SHANGHAI, May 22 (Reuters) - China’s central bank has provide 300 billion yuan ($48.1 billion) to the China Development Bank (CDB) for re-lending to reconstruction projects of shanty towns, sources with knowledge of the situation told Reuters.
The People’s Bank of China (PBOC) is channeling funds to the country’s biggest policy bank to boost liquidity in the system and support growth.
“China Development Bank started receiving these funds at the end of last month for re-lending to shanty town refurbishment projects,” an industry insider who spoke on condition of anonymity told Reuters, adding that the 300 billion yuan would be disbursed over time.
The central bank did not respond to faxed requests for comment.
In addition to injecting money into the system, the loans constitute another instance of targeted stimulus spending on infrastructure, following similar investments in railway construction announced earlier in 2014. Regulators prefer such forms of investment because they are efficient at delivering cash quickly, help maintain employment and at the same time serve long-term social goals.
The PBOC has allowed short-term interest rates to stay accommodative this year in the face of stuttering economic growth and weak demand. The central bank reinforced the message on Thursday morning when it allowed 120 billion yuan worth of maturing bond repurchase agreements to inject cash into the system during scheduled open market operations.
That constituted the largest weekly injection since January, and came even though the benchmark liquidity indicator, the seven-day repo contract has been in accommodative territory near 3 percent.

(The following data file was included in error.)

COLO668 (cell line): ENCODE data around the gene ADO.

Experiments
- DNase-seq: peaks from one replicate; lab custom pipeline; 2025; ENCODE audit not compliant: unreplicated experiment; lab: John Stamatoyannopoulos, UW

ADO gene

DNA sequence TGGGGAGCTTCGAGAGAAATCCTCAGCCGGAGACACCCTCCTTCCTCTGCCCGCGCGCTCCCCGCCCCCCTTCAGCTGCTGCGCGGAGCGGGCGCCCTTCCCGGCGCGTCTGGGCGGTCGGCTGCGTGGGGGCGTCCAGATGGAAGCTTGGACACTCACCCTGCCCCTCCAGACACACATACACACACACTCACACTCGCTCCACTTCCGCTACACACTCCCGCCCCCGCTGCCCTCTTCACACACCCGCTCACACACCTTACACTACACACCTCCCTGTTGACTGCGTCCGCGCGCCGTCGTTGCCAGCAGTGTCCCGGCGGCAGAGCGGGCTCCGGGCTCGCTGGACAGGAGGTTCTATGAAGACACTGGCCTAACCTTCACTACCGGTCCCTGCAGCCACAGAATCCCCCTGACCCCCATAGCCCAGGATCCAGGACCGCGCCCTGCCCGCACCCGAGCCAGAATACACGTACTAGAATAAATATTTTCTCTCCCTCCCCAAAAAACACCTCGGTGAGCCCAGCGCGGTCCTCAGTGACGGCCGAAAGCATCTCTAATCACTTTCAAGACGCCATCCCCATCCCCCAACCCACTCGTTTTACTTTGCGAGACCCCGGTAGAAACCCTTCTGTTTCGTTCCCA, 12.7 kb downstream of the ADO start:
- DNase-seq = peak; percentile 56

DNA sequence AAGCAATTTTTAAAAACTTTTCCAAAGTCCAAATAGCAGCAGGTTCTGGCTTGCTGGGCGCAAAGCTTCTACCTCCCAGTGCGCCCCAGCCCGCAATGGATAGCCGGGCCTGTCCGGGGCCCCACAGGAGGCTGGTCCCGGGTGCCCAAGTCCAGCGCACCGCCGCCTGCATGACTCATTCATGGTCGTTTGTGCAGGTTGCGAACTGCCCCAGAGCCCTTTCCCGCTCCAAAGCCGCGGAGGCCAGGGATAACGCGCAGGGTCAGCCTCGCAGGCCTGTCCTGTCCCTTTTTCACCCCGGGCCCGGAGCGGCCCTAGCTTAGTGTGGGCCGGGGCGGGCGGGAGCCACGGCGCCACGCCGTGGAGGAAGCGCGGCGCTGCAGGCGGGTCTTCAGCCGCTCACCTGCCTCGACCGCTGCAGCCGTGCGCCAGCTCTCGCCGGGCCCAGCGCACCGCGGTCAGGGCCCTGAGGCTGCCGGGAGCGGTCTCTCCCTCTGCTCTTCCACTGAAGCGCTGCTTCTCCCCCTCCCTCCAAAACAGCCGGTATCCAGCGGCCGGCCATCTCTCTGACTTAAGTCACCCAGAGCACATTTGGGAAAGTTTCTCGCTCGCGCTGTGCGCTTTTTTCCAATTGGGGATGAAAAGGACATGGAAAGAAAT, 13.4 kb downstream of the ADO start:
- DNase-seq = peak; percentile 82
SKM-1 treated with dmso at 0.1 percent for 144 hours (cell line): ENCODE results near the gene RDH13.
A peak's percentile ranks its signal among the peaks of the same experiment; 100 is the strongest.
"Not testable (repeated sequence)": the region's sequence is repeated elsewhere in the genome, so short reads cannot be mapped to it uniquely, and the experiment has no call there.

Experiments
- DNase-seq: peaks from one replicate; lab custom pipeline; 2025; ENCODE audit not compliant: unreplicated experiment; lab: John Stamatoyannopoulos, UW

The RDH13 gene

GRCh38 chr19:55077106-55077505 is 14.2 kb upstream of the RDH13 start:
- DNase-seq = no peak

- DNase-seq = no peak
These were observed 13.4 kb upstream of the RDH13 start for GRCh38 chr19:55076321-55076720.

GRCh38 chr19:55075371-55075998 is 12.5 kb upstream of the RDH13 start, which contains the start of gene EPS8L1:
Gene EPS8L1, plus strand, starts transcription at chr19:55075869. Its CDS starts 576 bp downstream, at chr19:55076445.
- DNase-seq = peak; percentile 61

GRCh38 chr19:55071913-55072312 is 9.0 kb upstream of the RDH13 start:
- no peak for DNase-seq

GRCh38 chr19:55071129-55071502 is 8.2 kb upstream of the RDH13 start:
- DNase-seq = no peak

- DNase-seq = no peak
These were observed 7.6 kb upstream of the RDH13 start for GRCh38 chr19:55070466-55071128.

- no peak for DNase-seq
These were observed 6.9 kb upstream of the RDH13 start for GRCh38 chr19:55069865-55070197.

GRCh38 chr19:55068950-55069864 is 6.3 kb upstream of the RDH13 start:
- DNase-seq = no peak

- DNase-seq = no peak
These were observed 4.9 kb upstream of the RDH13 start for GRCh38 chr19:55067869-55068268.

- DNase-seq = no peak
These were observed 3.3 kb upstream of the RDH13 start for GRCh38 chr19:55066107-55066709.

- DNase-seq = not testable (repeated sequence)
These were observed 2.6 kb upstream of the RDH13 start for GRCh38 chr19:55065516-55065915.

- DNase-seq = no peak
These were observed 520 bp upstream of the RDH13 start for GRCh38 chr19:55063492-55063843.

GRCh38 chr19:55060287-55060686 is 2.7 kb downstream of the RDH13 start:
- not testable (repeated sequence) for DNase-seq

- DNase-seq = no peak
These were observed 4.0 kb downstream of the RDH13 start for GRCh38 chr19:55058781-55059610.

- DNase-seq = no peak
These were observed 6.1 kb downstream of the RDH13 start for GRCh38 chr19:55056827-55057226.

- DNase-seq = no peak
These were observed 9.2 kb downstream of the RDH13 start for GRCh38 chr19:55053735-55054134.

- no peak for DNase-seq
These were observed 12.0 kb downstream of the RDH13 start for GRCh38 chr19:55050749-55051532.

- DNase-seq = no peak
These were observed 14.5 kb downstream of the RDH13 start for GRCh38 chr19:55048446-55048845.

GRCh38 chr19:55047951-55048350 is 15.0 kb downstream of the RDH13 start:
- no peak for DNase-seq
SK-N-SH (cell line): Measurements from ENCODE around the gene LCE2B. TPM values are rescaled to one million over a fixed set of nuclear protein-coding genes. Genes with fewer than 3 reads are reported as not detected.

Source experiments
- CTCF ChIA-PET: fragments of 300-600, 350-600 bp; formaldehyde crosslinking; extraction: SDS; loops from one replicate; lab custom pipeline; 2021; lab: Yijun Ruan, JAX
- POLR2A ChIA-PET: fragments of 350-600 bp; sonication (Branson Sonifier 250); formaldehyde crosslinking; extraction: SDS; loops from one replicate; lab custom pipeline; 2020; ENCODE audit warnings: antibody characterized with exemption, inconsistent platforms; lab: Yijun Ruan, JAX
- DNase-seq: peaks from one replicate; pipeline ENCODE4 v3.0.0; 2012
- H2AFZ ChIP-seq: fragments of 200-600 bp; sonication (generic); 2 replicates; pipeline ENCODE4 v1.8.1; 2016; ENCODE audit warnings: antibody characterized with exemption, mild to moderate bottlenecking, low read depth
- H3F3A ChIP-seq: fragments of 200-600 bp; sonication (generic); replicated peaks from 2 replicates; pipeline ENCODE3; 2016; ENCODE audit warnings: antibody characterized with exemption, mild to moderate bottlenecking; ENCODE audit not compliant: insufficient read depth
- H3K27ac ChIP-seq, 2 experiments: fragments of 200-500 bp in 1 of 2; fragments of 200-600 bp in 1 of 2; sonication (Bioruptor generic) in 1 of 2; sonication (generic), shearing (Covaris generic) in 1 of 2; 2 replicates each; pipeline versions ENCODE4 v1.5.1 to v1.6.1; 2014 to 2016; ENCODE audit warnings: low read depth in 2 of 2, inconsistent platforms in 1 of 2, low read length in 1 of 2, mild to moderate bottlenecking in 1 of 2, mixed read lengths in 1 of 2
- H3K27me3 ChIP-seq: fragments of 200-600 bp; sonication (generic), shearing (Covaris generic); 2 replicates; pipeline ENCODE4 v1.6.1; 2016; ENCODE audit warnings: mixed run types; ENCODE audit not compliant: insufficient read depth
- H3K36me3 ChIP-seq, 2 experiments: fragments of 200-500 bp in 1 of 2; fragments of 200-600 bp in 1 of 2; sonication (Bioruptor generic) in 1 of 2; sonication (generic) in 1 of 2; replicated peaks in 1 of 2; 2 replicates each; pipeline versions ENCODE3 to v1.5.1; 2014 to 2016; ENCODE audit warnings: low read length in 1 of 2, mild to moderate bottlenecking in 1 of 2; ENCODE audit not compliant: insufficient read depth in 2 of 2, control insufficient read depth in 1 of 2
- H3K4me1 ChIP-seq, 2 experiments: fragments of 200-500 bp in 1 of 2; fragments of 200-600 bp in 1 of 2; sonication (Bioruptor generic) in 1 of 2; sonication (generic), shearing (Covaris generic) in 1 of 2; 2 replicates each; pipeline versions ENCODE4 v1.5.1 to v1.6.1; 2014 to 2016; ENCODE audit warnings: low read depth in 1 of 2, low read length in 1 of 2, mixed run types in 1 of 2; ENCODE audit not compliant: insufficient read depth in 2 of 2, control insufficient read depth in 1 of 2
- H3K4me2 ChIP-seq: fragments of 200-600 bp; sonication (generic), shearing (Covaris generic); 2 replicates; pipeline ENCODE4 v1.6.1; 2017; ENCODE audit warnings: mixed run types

The PBOC has previously used re-lending loans to the CDB as a mechanism to inject controlled amounts into the system, said Julia Wang, Greater China economist for HSBC in Hong Kong, in a research note. CDB has been central to investment-led growth. The non-commercial bank issues loans for large infrastructure projects and companies’ overseas expansion.
“Apart from the need to co-operate with fiscal policies, re-lending implies changes to the monetary base, and is one way to inject longer-term liquidity into the system.”
Some are concerned that the central bank will have trouble maintaining control if it injects too much money that is not easily withdrawn.
“Right now the worry is that money intended for vinegar will be spent on soy sauce,” said another industry insider, using a Chinese idiom implying that the money could be diverted from productive investment into unwanted investment.
However, traders in China’s money market have said that so far the PBOC has proven adept at employing short-term instruments such as repos and reverse repos to move money in and out of the system for short periods of time.
Some economists, however, have argued that reliance on such intermediate tools will be insufficient to keep the economy on track, and have called for Beijing to cut reserve requirement ratios at Chinese banks, which would inject a massive amount of funds into the base money supply for a long period of time.
$1 = 6.2337 Chinese yuan Editing by Jacqueline Wong